67. THE HANDMAID’S TALE, BY MARGARET ATWOOD
Another recommendation from Michelle. Well, kind of, she just said Margaret Atwood; I’ve had this book on my to-read pile for some time now, and I thought it was about time I got to it.
Synopsis: In a dystopian future where Old-Testament Bible morality is law, strict rules control every behavior and women have become property. Because of a decline in fertility and scriptural precedent, Handmaids are given to men whose wives cannot conceive. Those are women whose only value is their fertility and whose behavior is closely and repressively controlled. Offred is a Handmaid who still remembers and misses her life before the Republic of Gilead.
Overall enjoyment: FUCK. ME. Why did I not read this book before? I’m still in shock over it. It was amazing, I can’t stop thinking about it. It’s not dated at all, it has such gruesome and fascinating hypothesis, it’s filled with symbolism and imagery... Without a doubt, one of the best books I’ve ever read.
Plot: Non-linear, but not hard to follow at all. Full of suspense, it really involves you in this repressive atmosphere. I especially appreciated the epilogue that explains many details that were left obscure, ties up all the strings and also allows the reader to distance themselves from the bleakness of the rest of the narrative.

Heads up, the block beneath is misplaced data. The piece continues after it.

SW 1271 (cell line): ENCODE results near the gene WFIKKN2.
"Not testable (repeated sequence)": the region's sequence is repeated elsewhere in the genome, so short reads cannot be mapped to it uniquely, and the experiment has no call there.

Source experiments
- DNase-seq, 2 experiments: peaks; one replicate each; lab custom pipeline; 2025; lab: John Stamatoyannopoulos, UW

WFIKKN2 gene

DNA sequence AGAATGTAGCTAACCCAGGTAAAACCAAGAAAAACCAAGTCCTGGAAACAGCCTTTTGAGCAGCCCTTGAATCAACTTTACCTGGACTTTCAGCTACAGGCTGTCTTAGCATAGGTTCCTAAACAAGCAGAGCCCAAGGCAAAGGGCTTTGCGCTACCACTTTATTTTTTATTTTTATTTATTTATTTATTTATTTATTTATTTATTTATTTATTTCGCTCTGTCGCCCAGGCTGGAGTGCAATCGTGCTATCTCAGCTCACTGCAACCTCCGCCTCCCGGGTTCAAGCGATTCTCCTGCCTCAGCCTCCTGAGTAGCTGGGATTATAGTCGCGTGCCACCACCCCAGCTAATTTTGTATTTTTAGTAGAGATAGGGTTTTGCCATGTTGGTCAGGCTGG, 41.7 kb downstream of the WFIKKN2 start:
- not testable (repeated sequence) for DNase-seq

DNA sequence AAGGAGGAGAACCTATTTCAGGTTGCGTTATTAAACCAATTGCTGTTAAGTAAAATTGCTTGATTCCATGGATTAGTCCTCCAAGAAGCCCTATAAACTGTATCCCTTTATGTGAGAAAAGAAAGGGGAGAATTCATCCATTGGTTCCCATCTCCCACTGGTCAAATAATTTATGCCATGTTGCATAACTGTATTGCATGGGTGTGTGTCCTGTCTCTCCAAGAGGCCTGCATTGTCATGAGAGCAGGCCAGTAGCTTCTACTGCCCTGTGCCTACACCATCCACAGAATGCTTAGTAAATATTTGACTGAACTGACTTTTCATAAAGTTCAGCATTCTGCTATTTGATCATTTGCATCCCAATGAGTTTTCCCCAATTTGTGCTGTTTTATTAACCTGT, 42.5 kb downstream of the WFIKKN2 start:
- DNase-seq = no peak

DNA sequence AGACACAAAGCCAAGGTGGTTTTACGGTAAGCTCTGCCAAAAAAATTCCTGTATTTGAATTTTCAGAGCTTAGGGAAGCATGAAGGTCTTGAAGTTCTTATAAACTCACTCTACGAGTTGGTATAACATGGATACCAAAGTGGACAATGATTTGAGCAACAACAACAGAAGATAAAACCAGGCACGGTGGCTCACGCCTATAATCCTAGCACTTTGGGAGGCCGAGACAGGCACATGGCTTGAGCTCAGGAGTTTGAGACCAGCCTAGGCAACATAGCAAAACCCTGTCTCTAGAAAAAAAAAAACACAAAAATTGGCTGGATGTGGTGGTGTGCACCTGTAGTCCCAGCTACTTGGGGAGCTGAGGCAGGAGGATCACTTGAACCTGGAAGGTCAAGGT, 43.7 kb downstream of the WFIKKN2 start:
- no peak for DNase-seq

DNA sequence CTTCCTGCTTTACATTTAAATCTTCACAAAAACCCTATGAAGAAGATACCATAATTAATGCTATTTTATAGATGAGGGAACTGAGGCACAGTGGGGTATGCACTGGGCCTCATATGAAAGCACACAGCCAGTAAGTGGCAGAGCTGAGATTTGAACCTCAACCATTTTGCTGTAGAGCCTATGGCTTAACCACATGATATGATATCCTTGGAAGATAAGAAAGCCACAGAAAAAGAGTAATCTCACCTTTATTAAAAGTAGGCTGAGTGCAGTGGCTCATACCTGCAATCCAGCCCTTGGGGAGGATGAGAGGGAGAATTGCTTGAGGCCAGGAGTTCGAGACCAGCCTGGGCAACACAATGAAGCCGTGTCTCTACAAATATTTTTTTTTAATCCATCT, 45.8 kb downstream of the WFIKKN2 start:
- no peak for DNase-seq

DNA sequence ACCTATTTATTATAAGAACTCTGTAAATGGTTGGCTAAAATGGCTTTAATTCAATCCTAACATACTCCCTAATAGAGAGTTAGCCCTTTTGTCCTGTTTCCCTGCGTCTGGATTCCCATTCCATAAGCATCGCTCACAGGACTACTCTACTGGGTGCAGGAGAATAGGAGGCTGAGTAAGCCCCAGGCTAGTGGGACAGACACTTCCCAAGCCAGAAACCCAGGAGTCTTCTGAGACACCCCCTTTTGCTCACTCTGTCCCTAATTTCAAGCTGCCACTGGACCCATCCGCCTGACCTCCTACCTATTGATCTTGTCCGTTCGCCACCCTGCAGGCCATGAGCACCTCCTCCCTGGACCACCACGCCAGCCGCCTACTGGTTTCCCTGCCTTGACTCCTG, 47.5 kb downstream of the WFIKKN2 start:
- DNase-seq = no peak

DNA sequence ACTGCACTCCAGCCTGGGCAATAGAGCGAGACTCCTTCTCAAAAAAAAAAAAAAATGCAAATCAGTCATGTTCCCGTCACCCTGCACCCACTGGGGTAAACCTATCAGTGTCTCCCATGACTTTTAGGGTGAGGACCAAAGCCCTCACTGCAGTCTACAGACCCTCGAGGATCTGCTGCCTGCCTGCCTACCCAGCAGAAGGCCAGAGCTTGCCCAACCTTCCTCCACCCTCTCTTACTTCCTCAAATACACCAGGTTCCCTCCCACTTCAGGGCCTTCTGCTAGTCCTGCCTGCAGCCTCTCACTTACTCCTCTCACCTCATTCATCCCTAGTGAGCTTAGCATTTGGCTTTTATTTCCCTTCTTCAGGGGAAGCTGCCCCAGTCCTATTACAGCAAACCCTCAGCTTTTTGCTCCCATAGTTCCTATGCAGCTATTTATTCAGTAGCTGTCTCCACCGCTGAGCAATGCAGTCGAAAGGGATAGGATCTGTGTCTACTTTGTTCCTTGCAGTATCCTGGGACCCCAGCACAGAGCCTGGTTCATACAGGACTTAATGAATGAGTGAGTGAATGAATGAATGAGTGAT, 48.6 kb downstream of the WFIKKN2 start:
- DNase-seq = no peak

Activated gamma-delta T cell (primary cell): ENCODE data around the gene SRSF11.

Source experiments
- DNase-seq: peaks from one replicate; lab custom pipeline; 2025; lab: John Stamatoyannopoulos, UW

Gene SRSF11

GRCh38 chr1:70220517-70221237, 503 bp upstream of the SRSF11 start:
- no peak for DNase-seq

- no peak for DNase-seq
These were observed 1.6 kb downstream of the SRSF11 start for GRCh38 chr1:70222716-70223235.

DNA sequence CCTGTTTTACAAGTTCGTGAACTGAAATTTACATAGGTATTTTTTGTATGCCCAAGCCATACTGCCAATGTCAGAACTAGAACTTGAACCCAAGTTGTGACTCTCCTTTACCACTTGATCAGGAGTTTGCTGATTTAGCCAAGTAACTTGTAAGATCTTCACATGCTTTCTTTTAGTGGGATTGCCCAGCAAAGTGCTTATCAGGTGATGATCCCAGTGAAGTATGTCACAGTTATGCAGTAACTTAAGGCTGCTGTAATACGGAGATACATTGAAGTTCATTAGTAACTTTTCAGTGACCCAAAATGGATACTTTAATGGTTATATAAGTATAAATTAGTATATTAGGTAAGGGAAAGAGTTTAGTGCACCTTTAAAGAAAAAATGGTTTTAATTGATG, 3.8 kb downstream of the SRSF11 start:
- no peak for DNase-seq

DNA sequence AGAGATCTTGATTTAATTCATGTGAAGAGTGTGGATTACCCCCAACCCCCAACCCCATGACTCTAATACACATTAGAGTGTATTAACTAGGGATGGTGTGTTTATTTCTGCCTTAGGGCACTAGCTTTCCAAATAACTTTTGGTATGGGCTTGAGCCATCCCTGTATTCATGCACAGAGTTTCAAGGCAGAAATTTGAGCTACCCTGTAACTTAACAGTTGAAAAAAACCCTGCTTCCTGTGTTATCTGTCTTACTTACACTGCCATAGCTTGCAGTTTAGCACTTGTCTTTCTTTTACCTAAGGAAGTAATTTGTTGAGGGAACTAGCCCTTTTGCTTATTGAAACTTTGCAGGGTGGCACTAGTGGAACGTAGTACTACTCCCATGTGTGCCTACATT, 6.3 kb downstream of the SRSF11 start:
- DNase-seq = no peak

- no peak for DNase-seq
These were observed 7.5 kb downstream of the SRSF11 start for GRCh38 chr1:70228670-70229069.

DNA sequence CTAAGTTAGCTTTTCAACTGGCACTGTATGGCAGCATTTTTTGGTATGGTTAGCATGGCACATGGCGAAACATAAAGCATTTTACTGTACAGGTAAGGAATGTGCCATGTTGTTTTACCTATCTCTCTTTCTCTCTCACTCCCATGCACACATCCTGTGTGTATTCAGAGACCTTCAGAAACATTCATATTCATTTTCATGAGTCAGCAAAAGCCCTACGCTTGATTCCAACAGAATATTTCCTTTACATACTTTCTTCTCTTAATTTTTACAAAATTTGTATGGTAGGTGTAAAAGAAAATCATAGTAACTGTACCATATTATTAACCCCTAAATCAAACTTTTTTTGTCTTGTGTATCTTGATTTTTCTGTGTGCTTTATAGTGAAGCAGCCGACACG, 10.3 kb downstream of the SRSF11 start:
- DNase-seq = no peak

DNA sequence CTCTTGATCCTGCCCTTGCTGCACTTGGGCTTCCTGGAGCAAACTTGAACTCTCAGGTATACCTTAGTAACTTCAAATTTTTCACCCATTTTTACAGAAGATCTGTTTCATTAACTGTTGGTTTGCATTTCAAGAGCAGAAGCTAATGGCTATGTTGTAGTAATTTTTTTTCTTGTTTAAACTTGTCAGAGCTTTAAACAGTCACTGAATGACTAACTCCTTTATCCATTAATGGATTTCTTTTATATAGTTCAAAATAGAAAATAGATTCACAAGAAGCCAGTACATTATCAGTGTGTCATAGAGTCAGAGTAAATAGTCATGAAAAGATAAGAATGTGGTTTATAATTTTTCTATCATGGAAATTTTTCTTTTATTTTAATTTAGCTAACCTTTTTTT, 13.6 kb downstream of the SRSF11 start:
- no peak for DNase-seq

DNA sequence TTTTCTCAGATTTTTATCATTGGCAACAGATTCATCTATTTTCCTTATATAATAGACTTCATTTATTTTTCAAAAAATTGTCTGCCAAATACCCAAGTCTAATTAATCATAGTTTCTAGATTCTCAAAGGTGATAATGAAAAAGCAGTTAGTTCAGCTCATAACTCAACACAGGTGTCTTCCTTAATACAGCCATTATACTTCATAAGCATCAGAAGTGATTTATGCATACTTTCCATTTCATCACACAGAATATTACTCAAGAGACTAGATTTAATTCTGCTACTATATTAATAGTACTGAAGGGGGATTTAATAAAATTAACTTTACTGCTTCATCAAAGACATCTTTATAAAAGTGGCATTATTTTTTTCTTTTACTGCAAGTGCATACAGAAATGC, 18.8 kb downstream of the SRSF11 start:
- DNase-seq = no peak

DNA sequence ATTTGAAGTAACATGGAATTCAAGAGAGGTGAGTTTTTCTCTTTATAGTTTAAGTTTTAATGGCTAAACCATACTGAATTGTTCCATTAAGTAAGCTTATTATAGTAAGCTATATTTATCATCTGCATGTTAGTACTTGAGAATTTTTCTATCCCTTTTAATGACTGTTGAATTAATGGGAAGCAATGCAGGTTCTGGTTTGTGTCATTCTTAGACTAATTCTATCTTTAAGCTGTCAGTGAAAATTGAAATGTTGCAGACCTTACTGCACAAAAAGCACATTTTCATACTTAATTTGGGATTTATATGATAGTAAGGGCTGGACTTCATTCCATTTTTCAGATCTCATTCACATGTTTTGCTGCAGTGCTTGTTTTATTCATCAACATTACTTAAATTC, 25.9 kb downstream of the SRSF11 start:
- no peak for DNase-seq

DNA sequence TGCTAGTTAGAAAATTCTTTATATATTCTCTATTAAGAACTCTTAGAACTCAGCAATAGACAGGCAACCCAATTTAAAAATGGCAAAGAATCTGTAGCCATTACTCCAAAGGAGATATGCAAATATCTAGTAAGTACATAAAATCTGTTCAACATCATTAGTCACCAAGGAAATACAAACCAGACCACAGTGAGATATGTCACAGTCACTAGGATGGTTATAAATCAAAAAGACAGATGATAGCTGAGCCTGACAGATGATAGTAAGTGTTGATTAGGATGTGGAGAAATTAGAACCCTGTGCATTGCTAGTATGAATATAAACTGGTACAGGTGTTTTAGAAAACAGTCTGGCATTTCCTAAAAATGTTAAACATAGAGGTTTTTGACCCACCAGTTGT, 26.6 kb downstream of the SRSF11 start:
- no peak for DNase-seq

Characters: Very well constructed. We only see the secondary ones through Offred’s eyes, but, even with this limitation, they are complex and real. Offred herself (love the play with words there, you can read her name as Of-Fred or as Off-Red) is incredibly real in her “averageness”. She’s not particularly weak or strong, heroic or cowardly, beautiful or ugly; she truly could be anyone.
World/setting: It’s a feminist nightmare and, perhaps because of that, so believable. Having read Marjane Satrapi’s Persepolis recently, I can’t help but compare the rise of Gilead with how she tells of the rise of the extremist Islamic state in Iran: in the space of a little bit more than a year, she was forced to cover up completely, boys and girls were segregated in school and given only state-approved educations, alcohol and cigarettes were outlawed and punishable by death. Gilead is not a far-fetched threat at all, neither is the speed at which events happened.
Writing style: I couldn’t stop myself from turning the pages. It’s very fluid and involving, almost intimate.
Representation: She covers up all the bases pretty well. Could be better, but then, it would probably be a different story.
Political correctness: Again, FUCK. ME. There’s so much, I wouldn’t even know where to start. In fact, I think I still need some more time to digest this book before I can fully appreciate it. The big picture is already fantastic, but the little details, the reactions and interactions, the differences in perspective... And I just can’t stop thinking, “why didn’t I read this book before?” Why didn’t I even know it existed until I was in my 20s? And I have always been a science fiction fan, I read all of the usually recommended “dystopian classics”, like 1984 and Brave New World; WHY WASN’T THIS BOOK AMONG THEM?
Up next: The Lover, by Marguerite Duras